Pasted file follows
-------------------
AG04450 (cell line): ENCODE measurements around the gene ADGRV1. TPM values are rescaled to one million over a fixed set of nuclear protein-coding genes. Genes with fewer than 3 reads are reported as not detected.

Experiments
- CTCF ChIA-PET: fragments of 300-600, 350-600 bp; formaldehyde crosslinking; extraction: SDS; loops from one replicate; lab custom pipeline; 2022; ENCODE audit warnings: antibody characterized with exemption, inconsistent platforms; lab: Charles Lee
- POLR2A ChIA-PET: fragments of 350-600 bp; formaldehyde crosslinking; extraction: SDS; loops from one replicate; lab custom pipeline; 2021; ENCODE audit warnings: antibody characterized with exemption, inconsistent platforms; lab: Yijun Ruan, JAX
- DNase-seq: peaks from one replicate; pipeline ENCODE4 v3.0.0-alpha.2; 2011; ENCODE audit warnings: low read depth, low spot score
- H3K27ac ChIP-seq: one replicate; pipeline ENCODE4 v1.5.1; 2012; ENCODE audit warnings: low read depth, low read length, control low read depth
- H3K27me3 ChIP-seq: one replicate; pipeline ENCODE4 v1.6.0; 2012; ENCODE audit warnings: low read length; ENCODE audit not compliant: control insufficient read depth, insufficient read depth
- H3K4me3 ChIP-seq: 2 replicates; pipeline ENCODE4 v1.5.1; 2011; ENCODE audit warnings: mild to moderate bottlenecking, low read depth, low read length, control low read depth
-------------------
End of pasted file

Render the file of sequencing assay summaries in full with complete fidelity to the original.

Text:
AG04450 (cell line): ENCODE measurements around the gene ADGRV1. TPM values are rescaled to one million over a fixed set of nuclear protein-coding genes. Genes with fewer than 3 reads are reported as not detected.

Experiments
- CTCF ChIA-PET: fragments of 300-600, 350-600 bp; formaldehyde crosslinking; extraction: SDS; loops from one replicate; lab custom pipeline; 2022; ENCODE audit warnings: antibody characterized with exemption, inconsistent platforms; lab: Charles Lee
- POLR2A ChIA-PET: fragments of 350-600 bp; formaldehyde crosslinking; extraction: SDS; loops from one replicate; lab custom pipeline; 2021; ENCODE audit warnings: antibody characterized with exemption, inconsistent platforms; lab: Yijun Ruan, JAX
- DNase-seq: peaks from one replicate; pipeline ENCODE4 v3.0.0-alpha.2; 2011; ENCODE audit warnings: low read depth, low spot score
- H3K27ac ChIP-seq: one replicate; pipeline ENCODE4 v1.5.1; 2012; ENCODE audit warnings: low read depth, low read length, control low read depth
- H3K27me3 ChIP-seq: one replicate; pipeline ENCODE4 v1.6.0; 2012; ENCODE audit warnings: low read length; ENCODE audit not compliant: control insufficient read depth, insufficient read depth
- H3K4me3 ChIP-seq: 2 replicates; pipeline ENCODE4 v1.5.1; 2011; ENCODE audit warnings: mild to moderate bottlenecking, low read depth, low read length, control low read depth